Having a wife and daughter has made John Legend concerned for the future.
Despite John Legend's stunning performance of 'La La Land' tunes 'Audition (The Fools Who Dream)' and 'City of Stars' at the 89th Academy Awards, the night was marred by the mix-up over Best Picture with 'Moonlight'. While his face might have visibly dropped at the time, these days he has a lot more to worry about than not getting awards.
John Legend opens up about his feelings on Trump's America
'Hi guys. Here joined by Oscar winner John Legend - not this year', Chrissy Teigen joked after the ceremony, ribbing her husband of three years. But the truth is, John considers himself a winner just to have her and their daughter Luna in his life.
'Getting married and having a baby have added new perspectives and depth to the subjects I sing about too', he explained in an interview with Fault magazine. 'Just from living in the world and seeing more contemporary issues have added new layers to my music which weren't there before.'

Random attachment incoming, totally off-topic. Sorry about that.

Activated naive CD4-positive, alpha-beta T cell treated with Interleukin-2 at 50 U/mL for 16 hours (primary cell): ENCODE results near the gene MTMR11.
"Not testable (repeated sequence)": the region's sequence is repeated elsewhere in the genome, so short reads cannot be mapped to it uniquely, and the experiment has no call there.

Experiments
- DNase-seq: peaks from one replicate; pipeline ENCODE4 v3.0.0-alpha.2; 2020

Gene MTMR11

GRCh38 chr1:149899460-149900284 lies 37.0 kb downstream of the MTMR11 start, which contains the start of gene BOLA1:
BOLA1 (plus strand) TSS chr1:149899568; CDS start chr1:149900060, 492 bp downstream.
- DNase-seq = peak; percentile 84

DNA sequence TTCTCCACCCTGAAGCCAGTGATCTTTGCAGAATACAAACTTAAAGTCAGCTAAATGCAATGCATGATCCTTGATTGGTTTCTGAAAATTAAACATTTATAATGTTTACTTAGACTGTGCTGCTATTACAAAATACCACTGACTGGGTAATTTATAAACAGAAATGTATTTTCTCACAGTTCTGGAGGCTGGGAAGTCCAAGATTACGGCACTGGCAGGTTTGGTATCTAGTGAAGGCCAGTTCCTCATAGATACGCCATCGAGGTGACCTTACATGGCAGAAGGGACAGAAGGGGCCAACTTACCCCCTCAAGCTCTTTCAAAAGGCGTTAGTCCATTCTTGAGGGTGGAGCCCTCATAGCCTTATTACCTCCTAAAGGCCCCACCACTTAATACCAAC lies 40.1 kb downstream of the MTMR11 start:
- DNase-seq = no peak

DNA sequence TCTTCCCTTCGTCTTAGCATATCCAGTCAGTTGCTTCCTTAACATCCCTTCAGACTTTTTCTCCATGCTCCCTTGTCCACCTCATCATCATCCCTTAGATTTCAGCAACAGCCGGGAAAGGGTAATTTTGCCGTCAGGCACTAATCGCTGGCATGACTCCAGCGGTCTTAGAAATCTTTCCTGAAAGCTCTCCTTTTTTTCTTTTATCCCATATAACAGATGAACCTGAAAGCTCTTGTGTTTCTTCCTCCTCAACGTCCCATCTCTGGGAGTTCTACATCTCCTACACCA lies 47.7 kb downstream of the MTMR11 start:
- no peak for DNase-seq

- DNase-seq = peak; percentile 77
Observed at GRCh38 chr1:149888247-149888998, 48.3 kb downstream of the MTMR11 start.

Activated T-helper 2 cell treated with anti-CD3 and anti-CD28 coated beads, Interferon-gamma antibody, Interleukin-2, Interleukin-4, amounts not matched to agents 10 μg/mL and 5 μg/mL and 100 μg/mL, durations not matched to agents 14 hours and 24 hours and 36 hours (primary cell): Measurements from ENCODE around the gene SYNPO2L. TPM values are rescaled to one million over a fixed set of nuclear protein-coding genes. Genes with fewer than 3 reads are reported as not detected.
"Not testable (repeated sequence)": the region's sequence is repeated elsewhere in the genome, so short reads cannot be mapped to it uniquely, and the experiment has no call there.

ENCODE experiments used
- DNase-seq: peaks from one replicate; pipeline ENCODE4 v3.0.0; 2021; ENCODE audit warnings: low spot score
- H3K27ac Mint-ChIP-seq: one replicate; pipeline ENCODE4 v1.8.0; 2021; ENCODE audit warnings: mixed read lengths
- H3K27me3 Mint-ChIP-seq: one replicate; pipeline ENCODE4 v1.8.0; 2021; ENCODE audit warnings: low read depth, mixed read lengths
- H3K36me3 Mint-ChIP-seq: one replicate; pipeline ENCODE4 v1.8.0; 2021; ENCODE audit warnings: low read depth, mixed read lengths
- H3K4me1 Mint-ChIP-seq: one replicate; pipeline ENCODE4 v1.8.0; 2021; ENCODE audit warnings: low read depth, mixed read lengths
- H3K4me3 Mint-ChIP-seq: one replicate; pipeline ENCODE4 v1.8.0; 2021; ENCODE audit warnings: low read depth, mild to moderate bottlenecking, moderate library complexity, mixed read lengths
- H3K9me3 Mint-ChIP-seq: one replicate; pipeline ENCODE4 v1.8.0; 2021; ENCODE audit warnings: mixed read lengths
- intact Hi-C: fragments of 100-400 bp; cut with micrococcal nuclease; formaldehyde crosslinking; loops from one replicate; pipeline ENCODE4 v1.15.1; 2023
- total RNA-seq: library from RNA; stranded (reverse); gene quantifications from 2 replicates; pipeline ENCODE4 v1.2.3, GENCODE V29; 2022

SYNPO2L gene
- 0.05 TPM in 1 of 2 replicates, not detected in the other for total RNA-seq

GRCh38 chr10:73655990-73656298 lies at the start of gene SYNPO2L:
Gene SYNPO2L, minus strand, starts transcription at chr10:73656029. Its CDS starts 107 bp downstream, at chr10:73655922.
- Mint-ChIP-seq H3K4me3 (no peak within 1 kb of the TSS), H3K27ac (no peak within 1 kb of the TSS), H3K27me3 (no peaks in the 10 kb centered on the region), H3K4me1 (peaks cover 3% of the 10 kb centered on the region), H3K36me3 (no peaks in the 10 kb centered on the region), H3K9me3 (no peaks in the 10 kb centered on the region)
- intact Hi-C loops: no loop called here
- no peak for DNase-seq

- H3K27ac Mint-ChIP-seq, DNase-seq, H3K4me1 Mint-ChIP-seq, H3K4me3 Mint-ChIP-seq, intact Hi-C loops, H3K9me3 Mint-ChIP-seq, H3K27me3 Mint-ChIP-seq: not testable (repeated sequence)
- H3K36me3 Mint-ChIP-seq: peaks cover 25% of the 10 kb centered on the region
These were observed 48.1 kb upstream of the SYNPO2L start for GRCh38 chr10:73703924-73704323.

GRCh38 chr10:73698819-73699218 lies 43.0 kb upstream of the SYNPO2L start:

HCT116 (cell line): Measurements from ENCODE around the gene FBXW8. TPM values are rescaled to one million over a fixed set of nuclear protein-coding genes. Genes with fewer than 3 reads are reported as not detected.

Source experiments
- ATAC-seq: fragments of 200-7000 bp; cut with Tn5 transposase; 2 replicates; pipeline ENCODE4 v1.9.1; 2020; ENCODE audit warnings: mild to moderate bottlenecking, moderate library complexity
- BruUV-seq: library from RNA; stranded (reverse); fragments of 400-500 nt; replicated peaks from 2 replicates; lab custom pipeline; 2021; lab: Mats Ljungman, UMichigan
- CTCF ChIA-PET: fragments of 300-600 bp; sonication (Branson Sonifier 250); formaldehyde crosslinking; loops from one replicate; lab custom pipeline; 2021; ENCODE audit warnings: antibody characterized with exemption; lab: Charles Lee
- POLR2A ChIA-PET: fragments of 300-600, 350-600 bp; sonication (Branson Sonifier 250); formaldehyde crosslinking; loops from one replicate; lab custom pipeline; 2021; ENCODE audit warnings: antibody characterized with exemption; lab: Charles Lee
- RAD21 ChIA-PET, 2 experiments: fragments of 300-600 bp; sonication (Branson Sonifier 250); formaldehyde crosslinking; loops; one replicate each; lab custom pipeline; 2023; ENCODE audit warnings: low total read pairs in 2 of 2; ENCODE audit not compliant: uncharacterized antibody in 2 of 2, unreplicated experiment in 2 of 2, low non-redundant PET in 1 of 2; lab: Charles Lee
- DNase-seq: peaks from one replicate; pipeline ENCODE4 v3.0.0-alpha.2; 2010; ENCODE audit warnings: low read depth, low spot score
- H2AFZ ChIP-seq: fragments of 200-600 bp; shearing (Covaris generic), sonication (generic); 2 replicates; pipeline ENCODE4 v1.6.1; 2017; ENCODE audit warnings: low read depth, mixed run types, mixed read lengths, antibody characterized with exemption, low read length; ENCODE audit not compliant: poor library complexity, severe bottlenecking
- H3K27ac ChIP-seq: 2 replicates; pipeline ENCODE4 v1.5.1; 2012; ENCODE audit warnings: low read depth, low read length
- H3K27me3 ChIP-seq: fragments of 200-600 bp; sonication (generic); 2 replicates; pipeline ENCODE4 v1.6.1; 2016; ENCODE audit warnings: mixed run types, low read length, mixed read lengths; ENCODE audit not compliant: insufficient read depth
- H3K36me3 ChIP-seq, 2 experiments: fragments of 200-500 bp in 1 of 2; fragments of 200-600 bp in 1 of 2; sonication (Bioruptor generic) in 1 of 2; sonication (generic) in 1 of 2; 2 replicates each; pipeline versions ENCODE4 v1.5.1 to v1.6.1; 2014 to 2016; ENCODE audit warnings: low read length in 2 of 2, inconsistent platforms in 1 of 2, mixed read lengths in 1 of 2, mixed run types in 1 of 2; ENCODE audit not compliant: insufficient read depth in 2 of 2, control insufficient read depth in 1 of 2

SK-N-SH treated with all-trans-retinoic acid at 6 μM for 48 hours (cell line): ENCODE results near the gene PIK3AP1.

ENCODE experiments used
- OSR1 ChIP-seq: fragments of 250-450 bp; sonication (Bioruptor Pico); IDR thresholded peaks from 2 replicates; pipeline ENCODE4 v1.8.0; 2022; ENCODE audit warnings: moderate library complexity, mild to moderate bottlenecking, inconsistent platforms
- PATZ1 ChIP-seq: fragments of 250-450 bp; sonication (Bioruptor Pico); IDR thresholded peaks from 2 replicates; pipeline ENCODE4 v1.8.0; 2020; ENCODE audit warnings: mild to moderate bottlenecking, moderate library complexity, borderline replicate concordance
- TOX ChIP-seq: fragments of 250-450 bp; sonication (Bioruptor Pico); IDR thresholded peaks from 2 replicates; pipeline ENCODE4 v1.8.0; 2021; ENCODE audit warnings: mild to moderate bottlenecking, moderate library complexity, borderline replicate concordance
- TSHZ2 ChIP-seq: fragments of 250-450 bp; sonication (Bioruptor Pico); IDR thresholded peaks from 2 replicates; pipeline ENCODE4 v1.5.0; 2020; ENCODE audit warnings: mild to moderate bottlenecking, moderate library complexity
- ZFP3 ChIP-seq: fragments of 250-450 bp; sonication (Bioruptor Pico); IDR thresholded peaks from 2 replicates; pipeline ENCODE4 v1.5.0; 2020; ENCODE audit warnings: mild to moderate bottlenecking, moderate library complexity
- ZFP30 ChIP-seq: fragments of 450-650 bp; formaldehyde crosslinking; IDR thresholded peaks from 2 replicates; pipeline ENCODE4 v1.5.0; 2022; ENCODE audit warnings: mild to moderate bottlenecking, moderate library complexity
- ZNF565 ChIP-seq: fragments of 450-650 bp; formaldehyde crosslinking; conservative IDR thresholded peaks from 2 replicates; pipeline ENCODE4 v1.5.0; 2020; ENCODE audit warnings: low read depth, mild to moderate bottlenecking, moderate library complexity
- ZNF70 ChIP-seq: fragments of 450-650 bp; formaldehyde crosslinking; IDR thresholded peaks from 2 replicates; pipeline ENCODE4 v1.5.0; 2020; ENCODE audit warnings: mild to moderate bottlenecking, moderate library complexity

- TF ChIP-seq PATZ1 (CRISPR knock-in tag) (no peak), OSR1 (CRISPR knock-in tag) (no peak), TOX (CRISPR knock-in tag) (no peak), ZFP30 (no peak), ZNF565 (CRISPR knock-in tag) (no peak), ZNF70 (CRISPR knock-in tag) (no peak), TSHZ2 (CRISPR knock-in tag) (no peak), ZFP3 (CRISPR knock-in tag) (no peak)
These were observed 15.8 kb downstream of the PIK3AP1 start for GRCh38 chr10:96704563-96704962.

'Everything means more to me now I have a wife and daughter', he continued. Among those 'contemporary issues' are those raised by the election of President Donald Trump, and John is desperate for a government reform so that 10-month-old Luna won't be negatively affected by his policies.
'Hopefully 'Trump's America' won't last very long and we get him out of here within the next four years', he said. 'By the time Luna is old enough to be aware of what is happening, America would have elected a far better president.'
While he's aware that Luna is in a much better position than most kids in the US, having her in his life has given him a perspective that has made him concerned about all those less fortunate than them. 'Trump promised to do things which are really bad for the country and some which are good and the hope is he'll just do the good parts but I don't have a lot of faith in him', he confessed. 'I'm just hoping for the best and when we need to resist and speak out, we need to hit the streets and do it.
'For now, I'm more worried about the people less fortunate than my daughter, people who might lose their healthcare or get excluded because of the colour of their skin, their religion and country of origin.'